Use constexpr for faster, smaller, and safer code

With the release of C++14, the standards committee strengthened one of the coolest modern features of C++: constexpr. Now, C++ developers can write constant expressions and force their evaluation at compile-time, rather than at every invocation by users. This results in faster execution, smaller executables and, surprisingly, safer code.

Undefined behavior has been the source of many security bugs, such as Linux kernel privilege escalation (CVE-2009-1897) and myriad poorly implemented integer overflow checks that are removed due to undefined behavior. The C++ standards committee decided that code marked constexpr cannot invoke undefined behavior when designing constexpr. For a comprehensive analysis, read Shafik Yaghmour’s fantastic blog post titled “Exploring Undefined Behavior Using Constexpr.”

I believe constexpr will evolve into a much safer subset of C++. We should embrace it wholeheartedly. To help, I created a libclang-based tool to mark as much code as possible as constexpr, called constexpr-everything. It automatically applies constexpr to conforming functions and variables.

Constexpr when confronted with undefined behavior

Recently in our internal Slack channel, a co-worker was trying to create an exploitable binary where the vulnerability was an uninitialized stack local, but he was fighting the compiler. It refused to generate the vulnerable code.

/* clang -o example example.cpp -O2 -std=gnu++14 \
   -Wall -Wextra -Wshadow -Wconversion
 */
typedef void (*handler)();

void handler1();
void handler2();
void handler3();

handler handler_picker(int choice) {
    handler h;
    switch(choice) {
    case 1:
        h = handler1;
        break;
    case 2:
        h = handler2;
        break;
    case 3:
        h = handler3;
        break;
    }

    return h;
}

When compiling the example code with a modern compiler (clang 8.0), the compiler silently eliminates the vulnerable cases. If the caller specifies a choice not handled by the switch (such as 0 or 4), the function returns handler2. This is true on optimization levels greater than -O0. Try it for yourself on Compiler Explorer!

My default set of warnings (-Wall -Wextra -Wshadow -Wconversion) doesn’t warn about this on clang at all (Try it). It prints a warning on gcc but only with optimizations enabled (-O0 vs -O1)!

Note: If you want to print all the warnings clang knows about, use -Weverything on clang when developing.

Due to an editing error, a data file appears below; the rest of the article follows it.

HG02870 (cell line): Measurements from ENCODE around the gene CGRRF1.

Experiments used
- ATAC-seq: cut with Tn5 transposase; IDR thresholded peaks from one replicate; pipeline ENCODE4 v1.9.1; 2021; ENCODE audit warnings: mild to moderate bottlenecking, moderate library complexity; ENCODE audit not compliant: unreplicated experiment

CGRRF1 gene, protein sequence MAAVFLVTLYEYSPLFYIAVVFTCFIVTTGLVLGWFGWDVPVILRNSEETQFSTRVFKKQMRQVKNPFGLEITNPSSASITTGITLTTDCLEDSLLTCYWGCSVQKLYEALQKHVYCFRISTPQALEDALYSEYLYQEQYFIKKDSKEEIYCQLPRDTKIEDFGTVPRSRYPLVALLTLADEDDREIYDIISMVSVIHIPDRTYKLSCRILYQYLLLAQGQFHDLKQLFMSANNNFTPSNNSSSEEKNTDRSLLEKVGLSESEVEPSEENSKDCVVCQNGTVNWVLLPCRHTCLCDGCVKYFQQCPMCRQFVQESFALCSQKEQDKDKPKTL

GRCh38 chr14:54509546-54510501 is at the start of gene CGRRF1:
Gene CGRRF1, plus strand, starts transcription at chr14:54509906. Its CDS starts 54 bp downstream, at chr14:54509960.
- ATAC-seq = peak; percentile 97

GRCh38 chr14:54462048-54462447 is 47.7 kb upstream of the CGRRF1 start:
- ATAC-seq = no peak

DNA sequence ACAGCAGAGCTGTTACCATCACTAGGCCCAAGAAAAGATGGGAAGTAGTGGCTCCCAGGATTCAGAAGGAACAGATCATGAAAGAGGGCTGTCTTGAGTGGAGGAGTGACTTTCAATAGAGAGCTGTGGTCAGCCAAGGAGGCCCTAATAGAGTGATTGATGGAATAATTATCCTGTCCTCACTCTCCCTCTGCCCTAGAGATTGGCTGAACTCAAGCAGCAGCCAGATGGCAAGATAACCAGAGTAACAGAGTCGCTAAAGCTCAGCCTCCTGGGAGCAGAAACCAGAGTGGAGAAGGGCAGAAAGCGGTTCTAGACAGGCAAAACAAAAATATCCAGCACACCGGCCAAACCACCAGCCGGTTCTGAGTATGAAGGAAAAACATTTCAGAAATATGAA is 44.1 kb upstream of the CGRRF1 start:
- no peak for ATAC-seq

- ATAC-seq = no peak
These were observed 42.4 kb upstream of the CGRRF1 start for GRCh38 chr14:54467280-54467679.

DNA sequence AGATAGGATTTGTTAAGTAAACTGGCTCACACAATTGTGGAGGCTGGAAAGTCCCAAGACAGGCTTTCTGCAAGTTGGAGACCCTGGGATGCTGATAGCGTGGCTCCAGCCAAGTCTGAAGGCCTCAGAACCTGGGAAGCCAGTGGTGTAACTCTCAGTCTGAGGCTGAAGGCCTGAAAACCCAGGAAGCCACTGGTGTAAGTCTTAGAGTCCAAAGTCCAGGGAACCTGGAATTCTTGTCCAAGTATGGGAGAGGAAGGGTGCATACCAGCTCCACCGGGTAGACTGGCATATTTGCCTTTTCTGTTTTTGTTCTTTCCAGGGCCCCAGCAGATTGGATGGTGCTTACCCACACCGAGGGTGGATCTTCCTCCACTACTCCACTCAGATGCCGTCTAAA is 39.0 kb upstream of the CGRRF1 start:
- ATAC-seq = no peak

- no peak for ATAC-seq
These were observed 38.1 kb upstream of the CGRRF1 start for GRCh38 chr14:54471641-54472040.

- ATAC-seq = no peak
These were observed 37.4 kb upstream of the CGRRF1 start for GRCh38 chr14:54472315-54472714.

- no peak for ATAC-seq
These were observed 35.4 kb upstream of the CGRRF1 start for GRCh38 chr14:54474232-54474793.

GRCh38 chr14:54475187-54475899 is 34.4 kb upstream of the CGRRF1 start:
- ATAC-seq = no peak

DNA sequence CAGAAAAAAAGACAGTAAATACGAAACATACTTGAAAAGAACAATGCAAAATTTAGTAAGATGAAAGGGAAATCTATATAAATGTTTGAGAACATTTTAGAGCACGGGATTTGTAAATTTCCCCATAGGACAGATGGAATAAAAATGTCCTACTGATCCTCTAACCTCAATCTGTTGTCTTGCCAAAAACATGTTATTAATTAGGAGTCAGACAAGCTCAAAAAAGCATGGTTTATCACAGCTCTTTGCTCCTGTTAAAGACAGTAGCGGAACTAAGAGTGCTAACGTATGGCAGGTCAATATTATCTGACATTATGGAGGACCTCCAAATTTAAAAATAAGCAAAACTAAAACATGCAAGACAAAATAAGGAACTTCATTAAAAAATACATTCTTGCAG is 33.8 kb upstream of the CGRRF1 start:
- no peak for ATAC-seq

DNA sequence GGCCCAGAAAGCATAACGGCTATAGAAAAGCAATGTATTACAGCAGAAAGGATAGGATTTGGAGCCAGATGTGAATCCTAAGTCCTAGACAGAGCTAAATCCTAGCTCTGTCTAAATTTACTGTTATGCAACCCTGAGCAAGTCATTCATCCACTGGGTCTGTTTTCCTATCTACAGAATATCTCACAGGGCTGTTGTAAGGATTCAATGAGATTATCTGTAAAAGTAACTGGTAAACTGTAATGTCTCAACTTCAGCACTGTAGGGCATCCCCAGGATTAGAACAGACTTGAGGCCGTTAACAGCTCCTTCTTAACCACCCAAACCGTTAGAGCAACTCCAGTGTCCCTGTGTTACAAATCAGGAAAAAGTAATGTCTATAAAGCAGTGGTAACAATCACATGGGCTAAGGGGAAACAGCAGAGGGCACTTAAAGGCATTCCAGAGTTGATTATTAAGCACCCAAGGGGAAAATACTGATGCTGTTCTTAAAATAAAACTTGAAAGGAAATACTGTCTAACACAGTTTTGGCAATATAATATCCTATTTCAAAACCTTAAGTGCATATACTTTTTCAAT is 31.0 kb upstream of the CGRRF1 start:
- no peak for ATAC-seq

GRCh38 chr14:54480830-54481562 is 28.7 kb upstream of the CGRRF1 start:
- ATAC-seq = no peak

The reason for this is, of course, undefined behavior. Since undefined behavior can’t exist, the compiler is free to make assumptions on the code — in this case assuming that handler h can never be uninitialized.

Right now the compiler silently accepts this bad code and just assumes we know what we’re doing. Ideally, it would error out. This is where constexpr saves us.

/* clang -o example example.cpp -O2 -std=gnu++14 \
   -Wall -Wextra -Wshadow -Wconversion
 */
typedef void (*handler)();

void handler1();
void handler2();
void handler3();

constexpr handler handler_picker(int choice)
{
    handler h;
    switch(choice) {
    case 1:
        h = handler1;
        break;
    case 2:
        h = handler2;
        break;
    case 3:
        h = handler3;
        break;
    }

    return h;
}
# https://gcc.godbolt.org/z/gKrZV3
<source>:9:13: error: variables defined in a constexpr 
function must be initialized
    handler h;
            

1 error generated.
Compiler returned: 1

constexpr forced an error here, which is what we want. It works on most forms of undefined behavior but there are still gaps in the compiler implementations.

constexpr everything!

After some digging in the clang source, I realized that I can use the same machinery libclang uses to determine if something can be constexpr during its semantic analysis to automatically mark functions and methods as constexpr. While this won’t detect more undefined behavior directly, it will help us mark as much code as possible as constexpr.